GOES-16 ABI Band 13 (10.3 µm) Infrared Imagery along with NUCAPS Sounding Points and Gridded Values of Total Totals Index computed from NUCAPS Soundings (Click to enlarge)

The high-resolution VIIRS instruments on NOAA-20 gives a high-resolution view of the storm, as shown below.  The figure includes the 11.45 µm VIIRS I05 infrared imagery (from Real Earth) and also shows a 5-minute GLM Group Density accumulation with a profound maximum (values exceeding 250!) over Lebanon TN.  The morning NOAA-20 orbit on 3 March was to the east of Tennessee (source), so a parallax shift between the GLM data from GOES-16 and the VIIRS I05 data will occur.

Real Earth captures of 11.45 µm VIIRS I05 infrared imagery and GOES-16 GLM 5-minute Group Density, 0700-0705 UTC

A zoomed-out toggle between VIIRS I05 and the Day Night Band (below, courtesy William Straka, CIMSS), (Click here to view the I05 with a different enhancement) shows the storm to the east of Nashville.  The quarter New Moon (that was below the horizon) offered no clear view of the cloud tops, but lightning illumination is apparent.

NOAA-20 11.45 µm VIIRS I05 infrared imagery and Day Night Band 0.70 µm visible imagery at 0717 UTC on 3 March 2020 (Click to enlarge)

This long storm in a favorable environment was captured well by the NOAA/CIMSS ProbSevere product.  The animation below tracks the storm across much of northwest and north-central Tennessee.  Time-series plots of the radar object (#181389) associated with the Nashville tornado are here:  ProbTor (including components), ProbSevere (including components), and ProbSevere, ProbHail and ProbTor values.  The cyclic nature of the storm is apparent.  ProbSevere/ProbTor/ProbHail values were very high when the Nashville tornado was on the ground (around 0640 UTC).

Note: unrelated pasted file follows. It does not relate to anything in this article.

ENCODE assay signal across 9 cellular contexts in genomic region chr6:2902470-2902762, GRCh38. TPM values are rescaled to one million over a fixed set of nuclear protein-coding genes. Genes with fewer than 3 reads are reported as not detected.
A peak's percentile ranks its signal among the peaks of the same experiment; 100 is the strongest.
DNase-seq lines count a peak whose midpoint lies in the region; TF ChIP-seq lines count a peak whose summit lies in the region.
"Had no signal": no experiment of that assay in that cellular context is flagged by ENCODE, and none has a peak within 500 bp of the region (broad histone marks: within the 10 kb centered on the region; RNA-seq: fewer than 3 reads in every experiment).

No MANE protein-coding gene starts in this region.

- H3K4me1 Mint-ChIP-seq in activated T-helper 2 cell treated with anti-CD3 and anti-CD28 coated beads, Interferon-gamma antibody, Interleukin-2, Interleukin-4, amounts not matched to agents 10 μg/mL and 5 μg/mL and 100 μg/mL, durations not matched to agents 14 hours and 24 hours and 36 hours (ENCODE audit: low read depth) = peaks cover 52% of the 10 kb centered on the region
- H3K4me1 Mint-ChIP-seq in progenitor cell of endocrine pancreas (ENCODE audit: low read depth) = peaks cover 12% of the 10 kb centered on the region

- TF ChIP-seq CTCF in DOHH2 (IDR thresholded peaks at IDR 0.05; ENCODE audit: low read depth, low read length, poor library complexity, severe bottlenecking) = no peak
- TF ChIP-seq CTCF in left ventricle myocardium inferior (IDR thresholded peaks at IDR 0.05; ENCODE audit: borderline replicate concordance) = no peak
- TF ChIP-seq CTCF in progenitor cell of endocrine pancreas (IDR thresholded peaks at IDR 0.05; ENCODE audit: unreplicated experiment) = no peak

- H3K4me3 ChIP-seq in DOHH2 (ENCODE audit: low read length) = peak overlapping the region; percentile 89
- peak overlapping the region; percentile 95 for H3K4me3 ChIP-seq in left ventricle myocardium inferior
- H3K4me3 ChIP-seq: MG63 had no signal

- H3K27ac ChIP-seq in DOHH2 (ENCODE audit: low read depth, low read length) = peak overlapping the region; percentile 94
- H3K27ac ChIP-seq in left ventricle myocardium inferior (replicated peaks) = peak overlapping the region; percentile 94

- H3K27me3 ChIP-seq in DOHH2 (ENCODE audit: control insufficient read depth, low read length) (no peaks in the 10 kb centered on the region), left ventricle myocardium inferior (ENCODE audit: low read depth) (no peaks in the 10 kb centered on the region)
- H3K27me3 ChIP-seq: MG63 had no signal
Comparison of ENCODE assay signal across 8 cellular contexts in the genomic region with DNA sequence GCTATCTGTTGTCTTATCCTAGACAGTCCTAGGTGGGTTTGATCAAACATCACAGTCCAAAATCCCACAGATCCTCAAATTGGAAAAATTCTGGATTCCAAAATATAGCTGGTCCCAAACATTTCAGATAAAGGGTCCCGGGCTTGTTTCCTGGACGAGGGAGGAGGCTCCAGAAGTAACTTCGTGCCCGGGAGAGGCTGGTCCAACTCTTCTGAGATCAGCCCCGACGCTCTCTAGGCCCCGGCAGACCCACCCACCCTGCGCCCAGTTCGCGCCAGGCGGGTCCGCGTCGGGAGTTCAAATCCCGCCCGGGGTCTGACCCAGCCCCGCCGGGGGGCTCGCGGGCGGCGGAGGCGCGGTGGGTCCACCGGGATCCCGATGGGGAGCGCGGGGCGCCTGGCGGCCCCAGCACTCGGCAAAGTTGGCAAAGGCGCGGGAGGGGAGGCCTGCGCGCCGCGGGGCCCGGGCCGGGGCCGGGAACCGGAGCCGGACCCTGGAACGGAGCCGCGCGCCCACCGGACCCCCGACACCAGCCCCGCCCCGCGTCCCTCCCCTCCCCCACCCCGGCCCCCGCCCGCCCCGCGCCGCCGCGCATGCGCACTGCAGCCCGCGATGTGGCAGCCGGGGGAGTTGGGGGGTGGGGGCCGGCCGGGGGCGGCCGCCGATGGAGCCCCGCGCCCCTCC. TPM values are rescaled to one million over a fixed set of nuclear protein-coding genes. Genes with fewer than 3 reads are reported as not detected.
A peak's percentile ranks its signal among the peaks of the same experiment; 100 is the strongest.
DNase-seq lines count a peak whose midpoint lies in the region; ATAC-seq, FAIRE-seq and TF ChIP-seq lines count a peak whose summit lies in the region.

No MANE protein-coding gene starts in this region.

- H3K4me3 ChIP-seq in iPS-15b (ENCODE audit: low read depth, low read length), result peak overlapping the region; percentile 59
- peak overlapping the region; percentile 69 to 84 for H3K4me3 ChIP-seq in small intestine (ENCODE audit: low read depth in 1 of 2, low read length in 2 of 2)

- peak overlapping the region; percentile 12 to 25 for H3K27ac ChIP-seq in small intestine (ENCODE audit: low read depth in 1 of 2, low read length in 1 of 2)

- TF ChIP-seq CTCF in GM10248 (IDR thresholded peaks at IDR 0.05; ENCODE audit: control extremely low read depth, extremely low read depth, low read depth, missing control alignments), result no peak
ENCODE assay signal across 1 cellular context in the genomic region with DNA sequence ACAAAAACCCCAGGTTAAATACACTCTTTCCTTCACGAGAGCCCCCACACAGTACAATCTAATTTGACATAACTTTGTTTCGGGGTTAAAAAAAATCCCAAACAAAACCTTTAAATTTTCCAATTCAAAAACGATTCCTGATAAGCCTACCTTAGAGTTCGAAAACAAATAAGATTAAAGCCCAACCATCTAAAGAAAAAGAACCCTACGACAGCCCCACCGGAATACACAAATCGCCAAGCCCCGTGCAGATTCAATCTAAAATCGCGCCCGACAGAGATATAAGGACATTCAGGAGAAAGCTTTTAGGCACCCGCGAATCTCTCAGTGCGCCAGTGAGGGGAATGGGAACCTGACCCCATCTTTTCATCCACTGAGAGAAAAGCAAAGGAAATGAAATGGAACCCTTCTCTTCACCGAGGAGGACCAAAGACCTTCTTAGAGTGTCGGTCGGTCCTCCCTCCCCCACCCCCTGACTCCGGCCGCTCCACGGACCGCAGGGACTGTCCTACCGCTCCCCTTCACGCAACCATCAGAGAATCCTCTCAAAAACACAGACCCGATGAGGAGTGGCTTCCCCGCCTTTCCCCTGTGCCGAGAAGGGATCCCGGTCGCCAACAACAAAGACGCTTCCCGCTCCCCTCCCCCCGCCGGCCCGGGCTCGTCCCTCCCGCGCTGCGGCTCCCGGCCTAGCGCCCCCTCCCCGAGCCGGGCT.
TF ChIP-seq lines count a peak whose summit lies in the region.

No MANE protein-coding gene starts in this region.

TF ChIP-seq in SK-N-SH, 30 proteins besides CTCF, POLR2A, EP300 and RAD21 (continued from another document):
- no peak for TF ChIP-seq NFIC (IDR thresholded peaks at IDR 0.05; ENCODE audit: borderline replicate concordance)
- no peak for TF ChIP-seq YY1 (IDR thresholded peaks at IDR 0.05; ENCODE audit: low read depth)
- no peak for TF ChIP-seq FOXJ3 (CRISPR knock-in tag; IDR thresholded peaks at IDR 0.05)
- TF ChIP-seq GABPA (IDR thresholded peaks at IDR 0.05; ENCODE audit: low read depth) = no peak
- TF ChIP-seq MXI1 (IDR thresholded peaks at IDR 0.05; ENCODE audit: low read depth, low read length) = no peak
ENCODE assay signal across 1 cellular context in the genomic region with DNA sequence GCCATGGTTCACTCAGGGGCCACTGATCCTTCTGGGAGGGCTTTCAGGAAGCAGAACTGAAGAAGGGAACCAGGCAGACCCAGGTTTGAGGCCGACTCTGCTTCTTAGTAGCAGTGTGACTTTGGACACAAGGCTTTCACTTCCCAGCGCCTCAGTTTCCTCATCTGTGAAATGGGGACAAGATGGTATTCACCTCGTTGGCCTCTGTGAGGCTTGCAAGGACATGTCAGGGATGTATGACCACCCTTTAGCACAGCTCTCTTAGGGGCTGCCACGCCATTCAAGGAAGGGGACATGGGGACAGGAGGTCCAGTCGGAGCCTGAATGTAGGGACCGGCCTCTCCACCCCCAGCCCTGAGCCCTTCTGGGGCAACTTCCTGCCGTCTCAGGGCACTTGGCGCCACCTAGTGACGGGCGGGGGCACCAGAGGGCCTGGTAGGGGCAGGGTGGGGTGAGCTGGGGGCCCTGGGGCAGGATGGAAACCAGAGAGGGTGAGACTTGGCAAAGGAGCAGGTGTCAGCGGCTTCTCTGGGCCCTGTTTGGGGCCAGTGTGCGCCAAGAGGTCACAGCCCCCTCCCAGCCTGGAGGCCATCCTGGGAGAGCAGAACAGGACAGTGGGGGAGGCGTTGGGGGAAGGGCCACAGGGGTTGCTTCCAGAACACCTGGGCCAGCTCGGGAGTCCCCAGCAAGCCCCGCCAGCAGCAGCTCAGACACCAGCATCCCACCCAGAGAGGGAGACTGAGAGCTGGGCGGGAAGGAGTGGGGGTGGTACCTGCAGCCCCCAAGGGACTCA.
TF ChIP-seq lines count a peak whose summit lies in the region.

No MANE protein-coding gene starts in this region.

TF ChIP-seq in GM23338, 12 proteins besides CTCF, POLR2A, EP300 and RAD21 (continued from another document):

NOAA/CIMSS ProbSevere display over northwest to north-central Tennessee, 0330 to 0730 UTC. (Click to enlarge)


A project spearheaded by Bill Smith Sr and Qi Zhang at Hampton University (they are also affiliated with CIMSS) takes Polar Hyperspectral (PHS) data and blends it with GOES-16 ABI data.  Those fields that exploit the high spectral resolution from sounders in polar orbit (such as IASI or CrIS) and the high spatial and temporal resolution from GOES are then input into numerical models.  Output is here.  The better representation of moisture fields in these fields can help a model better define where strong convection will or will not occur.  The animation below shows initial fields of the Significant Tornado Parameter from 0300 – 0800 UTC on 3 March 2020. Compare the animation to initial fields of STP in a model that does not include the assimilated hyperspectral data here.

Significant Tornado Parameter at initial model run times from 0300 through 0800 UTC on 3 March 2020 (Click to enlarge). The number of assimilated retrievals is indicated in red; no retrievals were assimilated at 0700 UTC, and the STP field was affected!

What did the forecast for 0600 UTC look like from this model that includes polar hyperspectral data?  That is shown below, with a series of model runs.  There is run-to-run variability, but overall the forecast simulations show a peak in the STP parameter near Nashville. (This PDF compares model runs with and without Polar Hyperspectral Data; adding the satellite data helps the model focus convection where it occurs, mostly because the moisture fields are more accurately defined).